Thursday, March 04, 2010

Cause vs means

The Indian Express Posted online: Thursday , Mar 04, 2010 at 0344 hrs

India’s greatest internal security threat, to quote Prime Minister Manmohan Singh, has only grown graver. This newspaper has long advocated combating what is in essence an undemocratic, criminal force by summoning enough

political will. Mumblings about “root causes”, which need to be independently tackled, need to be disentangled from this internal security challenge — and the current chatter in civil society about accepting the Maoists’ so-called truce offer should be seen in this context. Better coordination between state and Central agencies, increasing boots on the ground, and improving resources are crucial, along with delivering the development that these impoverished areas so desperately need. But a beefed-up security apparatus, while necessary, must of necessity come with checks. While tough circumstances need tough actions, there is a greater need to prevent tough laws from being misused. Arguing for this is not to be pro-Naxal, it is to be pro-democracy.

Some human rights activists claim that security personnel are labelling legitimate critics as Naxalites to force their silence. In at least one instance, the Supreme Court agreed with them. On February 22, when a Chhattisgarh-based activist asked the court to protect 12 tribal witnesses to a massacre, the government lawyer was quick to brand him a Maoist “sympathiser”. The labelling drew the apex court’s ire, which criticised the use of “innuendo” without any proof. While the civilian networks that aid jungle-hiding Naxals surely need sharpened legal weapons to be tackled, the state is then under an even greater obligation to prevent the misuse of these weapons to target those who simply disagree with its views.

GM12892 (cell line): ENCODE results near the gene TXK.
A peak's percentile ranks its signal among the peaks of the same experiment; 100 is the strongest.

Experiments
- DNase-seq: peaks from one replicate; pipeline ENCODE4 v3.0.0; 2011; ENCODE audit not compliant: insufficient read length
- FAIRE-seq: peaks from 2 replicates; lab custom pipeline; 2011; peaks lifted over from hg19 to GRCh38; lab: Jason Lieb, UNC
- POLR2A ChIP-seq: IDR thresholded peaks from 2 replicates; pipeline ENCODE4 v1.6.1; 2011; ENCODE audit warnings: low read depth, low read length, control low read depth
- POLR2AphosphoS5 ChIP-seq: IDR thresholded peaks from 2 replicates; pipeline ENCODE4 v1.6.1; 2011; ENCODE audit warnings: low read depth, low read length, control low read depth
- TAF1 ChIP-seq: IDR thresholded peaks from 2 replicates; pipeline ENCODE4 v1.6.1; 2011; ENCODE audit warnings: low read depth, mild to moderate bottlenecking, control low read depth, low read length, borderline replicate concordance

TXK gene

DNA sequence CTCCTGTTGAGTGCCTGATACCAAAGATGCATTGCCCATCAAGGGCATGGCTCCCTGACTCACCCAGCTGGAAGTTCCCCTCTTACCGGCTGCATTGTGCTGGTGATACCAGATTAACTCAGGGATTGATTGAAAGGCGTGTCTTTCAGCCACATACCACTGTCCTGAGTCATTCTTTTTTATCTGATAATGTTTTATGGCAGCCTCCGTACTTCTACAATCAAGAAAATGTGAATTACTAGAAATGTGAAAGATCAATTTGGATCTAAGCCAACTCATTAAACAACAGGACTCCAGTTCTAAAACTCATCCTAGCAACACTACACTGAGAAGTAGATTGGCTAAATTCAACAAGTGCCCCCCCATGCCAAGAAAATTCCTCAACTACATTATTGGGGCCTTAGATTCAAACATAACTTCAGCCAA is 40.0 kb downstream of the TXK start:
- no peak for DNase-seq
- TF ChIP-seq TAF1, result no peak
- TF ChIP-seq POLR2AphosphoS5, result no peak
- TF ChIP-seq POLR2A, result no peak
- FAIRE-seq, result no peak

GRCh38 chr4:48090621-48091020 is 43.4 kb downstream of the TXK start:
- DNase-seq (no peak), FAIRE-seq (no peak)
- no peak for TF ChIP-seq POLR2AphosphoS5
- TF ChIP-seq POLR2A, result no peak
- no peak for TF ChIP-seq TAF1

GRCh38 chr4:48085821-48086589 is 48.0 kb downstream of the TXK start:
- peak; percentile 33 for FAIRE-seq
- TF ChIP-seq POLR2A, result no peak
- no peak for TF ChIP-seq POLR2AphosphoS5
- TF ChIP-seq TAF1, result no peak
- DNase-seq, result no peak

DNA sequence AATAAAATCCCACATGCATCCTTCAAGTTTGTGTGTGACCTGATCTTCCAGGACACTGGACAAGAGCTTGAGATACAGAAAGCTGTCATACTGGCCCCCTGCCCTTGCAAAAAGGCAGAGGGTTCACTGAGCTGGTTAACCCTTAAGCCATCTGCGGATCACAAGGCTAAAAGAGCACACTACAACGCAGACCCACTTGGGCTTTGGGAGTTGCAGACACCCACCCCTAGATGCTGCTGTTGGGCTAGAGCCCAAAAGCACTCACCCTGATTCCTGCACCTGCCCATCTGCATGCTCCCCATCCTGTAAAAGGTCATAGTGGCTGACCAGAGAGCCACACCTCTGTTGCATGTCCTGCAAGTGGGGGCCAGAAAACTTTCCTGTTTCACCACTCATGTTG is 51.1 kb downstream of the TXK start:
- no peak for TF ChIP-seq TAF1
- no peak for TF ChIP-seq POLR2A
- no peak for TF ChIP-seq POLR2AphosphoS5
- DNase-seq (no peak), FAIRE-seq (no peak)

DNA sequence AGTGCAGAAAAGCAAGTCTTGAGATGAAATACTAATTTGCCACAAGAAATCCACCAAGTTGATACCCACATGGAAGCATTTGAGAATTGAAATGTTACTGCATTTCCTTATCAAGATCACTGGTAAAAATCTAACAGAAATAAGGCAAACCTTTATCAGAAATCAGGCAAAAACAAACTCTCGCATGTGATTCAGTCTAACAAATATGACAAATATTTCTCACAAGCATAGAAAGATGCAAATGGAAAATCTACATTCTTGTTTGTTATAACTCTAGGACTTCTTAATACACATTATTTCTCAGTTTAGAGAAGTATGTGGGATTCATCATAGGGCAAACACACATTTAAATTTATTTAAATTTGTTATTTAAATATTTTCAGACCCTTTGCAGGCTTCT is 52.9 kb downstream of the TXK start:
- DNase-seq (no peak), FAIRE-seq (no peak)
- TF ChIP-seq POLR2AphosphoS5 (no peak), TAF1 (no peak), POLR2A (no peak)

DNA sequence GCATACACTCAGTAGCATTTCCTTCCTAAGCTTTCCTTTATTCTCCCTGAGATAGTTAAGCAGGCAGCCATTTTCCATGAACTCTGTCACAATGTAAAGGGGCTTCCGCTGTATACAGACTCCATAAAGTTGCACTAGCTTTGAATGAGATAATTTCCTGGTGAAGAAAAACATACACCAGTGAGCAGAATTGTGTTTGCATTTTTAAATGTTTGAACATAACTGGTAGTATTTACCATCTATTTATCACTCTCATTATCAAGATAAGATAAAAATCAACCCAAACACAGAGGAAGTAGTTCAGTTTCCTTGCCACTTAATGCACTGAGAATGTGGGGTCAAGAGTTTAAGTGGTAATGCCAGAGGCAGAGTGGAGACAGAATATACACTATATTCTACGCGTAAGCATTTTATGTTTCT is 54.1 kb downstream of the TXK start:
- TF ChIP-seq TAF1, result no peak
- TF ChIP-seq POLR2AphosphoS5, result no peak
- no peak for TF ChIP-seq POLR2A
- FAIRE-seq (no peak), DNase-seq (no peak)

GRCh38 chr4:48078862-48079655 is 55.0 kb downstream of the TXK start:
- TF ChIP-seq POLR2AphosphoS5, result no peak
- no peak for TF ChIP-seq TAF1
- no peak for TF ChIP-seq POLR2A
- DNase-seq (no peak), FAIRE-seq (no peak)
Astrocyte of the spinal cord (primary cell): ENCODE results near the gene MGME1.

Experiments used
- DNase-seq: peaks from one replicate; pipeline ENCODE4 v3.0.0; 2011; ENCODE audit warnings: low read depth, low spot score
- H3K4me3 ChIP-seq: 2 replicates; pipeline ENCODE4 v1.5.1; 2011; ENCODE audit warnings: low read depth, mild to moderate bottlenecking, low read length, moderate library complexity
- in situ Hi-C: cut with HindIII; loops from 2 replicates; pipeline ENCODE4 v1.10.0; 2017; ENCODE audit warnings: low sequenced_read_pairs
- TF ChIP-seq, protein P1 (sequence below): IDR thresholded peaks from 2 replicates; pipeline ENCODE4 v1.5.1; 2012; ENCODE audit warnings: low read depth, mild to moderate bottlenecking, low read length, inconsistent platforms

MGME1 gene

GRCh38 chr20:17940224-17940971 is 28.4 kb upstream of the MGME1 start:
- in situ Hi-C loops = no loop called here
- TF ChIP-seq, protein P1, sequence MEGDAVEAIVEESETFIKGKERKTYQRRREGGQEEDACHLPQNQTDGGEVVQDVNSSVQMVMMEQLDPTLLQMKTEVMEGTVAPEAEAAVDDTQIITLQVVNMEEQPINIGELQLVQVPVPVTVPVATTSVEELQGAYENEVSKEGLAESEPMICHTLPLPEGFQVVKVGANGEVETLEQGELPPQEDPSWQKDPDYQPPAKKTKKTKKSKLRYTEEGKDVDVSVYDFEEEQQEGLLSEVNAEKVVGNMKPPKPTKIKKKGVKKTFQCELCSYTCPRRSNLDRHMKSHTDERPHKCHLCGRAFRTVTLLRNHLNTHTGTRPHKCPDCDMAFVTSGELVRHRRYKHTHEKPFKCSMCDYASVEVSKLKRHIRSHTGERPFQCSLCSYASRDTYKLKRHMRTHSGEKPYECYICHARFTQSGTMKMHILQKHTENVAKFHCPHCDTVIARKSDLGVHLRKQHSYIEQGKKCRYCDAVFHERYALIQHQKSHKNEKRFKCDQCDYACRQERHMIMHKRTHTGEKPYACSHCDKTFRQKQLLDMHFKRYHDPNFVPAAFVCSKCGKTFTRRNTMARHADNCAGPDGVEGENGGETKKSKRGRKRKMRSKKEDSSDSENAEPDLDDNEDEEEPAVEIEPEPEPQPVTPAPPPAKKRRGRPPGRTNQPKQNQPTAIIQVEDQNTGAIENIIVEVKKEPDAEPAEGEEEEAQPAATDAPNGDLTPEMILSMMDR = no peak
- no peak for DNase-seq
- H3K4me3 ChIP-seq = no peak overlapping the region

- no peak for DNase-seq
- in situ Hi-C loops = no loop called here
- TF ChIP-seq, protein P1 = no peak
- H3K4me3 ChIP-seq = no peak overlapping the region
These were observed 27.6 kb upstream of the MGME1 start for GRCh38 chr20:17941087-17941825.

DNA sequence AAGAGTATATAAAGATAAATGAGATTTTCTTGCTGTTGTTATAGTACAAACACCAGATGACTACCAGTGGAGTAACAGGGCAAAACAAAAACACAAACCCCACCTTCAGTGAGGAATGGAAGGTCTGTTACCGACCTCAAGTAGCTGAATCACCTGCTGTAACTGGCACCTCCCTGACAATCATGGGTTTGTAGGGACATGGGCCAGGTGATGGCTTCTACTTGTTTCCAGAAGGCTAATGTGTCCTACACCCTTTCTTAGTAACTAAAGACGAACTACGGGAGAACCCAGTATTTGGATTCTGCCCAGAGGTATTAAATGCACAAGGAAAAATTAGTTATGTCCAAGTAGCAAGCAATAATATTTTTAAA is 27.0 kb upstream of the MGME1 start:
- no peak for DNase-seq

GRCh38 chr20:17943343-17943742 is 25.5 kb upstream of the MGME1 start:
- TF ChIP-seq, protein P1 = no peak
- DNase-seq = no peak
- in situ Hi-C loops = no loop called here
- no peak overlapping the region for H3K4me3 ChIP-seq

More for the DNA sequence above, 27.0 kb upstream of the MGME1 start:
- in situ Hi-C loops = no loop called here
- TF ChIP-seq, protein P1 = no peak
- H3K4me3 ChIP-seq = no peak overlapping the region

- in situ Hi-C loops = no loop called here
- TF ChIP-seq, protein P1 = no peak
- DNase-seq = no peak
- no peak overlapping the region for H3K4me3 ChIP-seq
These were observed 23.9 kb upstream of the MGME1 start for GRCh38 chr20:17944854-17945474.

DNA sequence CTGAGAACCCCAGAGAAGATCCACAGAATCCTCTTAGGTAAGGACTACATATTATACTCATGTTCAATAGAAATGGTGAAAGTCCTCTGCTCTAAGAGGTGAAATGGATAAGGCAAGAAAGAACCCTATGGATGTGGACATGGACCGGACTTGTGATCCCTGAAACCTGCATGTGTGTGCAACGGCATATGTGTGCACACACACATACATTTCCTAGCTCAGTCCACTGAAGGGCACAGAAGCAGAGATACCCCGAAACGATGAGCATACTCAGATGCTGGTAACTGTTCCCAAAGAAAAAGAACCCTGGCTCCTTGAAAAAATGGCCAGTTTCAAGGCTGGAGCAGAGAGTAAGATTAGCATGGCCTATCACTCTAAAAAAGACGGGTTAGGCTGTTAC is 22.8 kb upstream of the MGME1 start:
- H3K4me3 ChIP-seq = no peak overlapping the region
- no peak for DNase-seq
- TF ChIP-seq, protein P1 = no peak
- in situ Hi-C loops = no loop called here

The actions of Naxalites speak of their unwillingness to engage with democracy. Many of their “sympathisers” on the other hand engage in debate and argument — precisely those qualities that make a democracy robust and diverse. As long as they shun violence and provide no material support, they need to be engaged with, not silenced. And it is vital that this engagement be invested with seriousness, because winning this argument about causes versus means is vital to our democracy. However, many emergency laws — such as the Chhattisgarh Special Public Safety Act — considerably expand traditional notions of “conspiracy” and “abetment” to

ill-defined, vaguer notions of criminal complicity. These provisions of the law provide considerable discretion to law enforcement agencies and risk tarring a vast spectrum with the same brush. The law must be more clearly worded. The Naxal threat is fierce enough as it is, without having to bring imaginary enemies to the fight.

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